Contrast this with Apple, who are being given poor coverage in the media, unlike Samsung because, Daniel Eran Dilger on AppleInsider argues, Cupertino does not pay for coverage. An example is the iOS update this week which some report as a disaster for Apple.

No more so than some of the other major software around, and we might include Flash that also had a "critical" update this weekend. I did not see much reporting on that, nor (as Dilger tells us) on Android flaws this week. This is a long article, as is Dilger's style, but it contains a lot of examples to make the case. I think it odd - from the perspective of an outsider - that the US press (and their sycophants round the world) prefer to report favourably on a shabby outfit like Samsung with its known cheating, and hit Apple when they can.

Just to rub it in, Samsung, which has been found in several courts to have copied patents, most notably those belonging to Apple, is to sue a patent holder (Dyson) for "intolerable" litigation that has "seriously hurt its corporate image", Philip Elmer-DeWitt reports, noting also that when Dyson sued Samsung in a UK court, it won $850,000 for Samsung's patent abuse.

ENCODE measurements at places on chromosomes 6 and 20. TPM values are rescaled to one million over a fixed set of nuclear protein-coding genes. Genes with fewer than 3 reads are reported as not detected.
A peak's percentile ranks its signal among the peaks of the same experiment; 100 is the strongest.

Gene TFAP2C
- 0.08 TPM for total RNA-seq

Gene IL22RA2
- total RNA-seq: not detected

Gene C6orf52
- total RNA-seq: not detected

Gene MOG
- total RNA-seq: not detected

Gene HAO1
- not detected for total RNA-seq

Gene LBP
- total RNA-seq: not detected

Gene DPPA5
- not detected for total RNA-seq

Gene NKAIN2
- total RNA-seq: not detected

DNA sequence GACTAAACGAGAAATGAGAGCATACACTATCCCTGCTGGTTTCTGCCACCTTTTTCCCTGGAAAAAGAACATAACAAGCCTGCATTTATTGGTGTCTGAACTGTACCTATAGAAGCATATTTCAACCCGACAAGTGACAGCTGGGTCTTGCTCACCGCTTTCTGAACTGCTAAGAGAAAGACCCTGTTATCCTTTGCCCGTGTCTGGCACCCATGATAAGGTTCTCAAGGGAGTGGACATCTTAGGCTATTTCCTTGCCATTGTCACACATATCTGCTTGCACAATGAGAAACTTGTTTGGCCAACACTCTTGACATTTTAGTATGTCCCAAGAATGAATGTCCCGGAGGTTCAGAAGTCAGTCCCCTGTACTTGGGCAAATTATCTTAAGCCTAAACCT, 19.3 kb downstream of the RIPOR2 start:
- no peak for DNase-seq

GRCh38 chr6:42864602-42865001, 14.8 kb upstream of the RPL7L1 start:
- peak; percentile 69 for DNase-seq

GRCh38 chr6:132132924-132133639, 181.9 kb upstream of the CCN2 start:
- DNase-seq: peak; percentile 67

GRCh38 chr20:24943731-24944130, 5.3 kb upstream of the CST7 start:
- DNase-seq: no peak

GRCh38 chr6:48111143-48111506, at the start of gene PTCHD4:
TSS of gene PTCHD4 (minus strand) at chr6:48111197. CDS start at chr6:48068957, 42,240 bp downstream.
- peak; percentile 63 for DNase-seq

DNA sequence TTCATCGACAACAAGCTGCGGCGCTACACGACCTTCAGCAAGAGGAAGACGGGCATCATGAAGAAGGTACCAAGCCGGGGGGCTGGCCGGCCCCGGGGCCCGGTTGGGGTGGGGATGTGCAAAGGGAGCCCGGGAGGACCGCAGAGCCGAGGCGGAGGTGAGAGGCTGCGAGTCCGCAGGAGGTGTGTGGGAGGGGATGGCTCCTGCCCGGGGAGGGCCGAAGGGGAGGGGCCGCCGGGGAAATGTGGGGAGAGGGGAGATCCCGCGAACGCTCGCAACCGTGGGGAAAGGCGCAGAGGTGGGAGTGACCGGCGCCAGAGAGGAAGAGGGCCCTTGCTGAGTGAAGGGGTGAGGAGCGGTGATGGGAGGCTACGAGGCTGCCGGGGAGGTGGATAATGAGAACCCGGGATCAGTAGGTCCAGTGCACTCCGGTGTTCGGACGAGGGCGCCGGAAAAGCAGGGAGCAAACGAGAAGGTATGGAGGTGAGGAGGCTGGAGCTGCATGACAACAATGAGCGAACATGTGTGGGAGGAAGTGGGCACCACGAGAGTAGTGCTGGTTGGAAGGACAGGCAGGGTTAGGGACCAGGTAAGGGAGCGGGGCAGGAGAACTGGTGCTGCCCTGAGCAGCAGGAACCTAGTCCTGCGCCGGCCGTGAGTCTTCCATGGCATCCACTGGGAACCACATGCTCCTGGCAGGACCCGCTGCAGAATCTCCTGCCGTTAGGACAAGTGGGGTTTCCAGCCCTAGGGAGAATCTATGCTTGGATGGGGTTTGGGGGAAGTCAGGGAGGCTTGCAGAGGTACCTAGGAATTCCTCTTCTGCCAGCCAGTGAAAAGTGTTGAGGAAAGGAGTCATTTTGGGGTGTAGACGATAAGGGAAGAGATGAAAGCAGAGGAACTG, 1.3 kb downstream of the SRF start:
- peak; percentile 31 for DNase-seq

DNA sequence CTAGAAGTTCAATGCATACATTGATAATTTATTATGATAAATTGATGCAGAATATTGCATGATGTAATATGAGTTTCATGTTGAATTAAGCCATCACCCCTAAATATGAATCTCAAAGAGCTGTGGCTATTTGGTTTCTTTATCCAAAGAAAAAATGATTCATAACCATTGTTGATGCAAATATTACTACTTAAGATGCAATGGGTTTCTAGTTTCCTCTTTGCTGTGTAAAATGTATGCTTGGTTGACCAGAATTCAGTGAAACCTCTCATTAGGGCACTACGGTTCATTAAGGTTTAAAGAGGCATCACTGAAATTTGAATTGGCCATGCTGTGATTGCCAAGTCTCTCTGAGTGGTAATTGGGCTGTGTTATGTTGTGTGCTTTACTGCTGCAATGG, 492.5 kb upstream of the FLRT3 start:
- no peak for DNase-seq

We are also not that fond of the NSA, especially when they vacuum up lots of data and justify it by saying they aren't using it. Well, not yet. Somehow, their excuses and claims about making the world a safer place, ring a little hollow with me. And others of course. One of these appears to be Bruce Schneier on CNN who argues quite well for the breakup of the NSA as it has grown out of all proportion to what its original intentions were. Good luck to that, as the thing any bureaucrat fears most is downsizing, which ranks along with budget cuts as to be avoided at all costs: except when dealing with health, social services or education of course.

Another surprise on Friday came when GigaOm announced that the OM was leaving. Om Malik who is a real technical analyst and has a great deal of insight into the industry and its persons has decided that, after 7 years, it is time to leave his baby and move on to pastures new. He is moving on to True Ventures which has a stake in GigaOm and also staying on the board, but is leaving behind the day to day operations.

There was a useful tip from Lory Gil on iDownload who explains how users might transfer voice memos from their iPhones to their computers.

Graham K. Rogers teaches at the Faculty of Engineering, Mahidol University in Thailand where he is also Assistant Dean. He wrote in the Bangkok Post, Database supplement on IT subjects. For the last seven years of Database he wrote a column on Apple and Macs.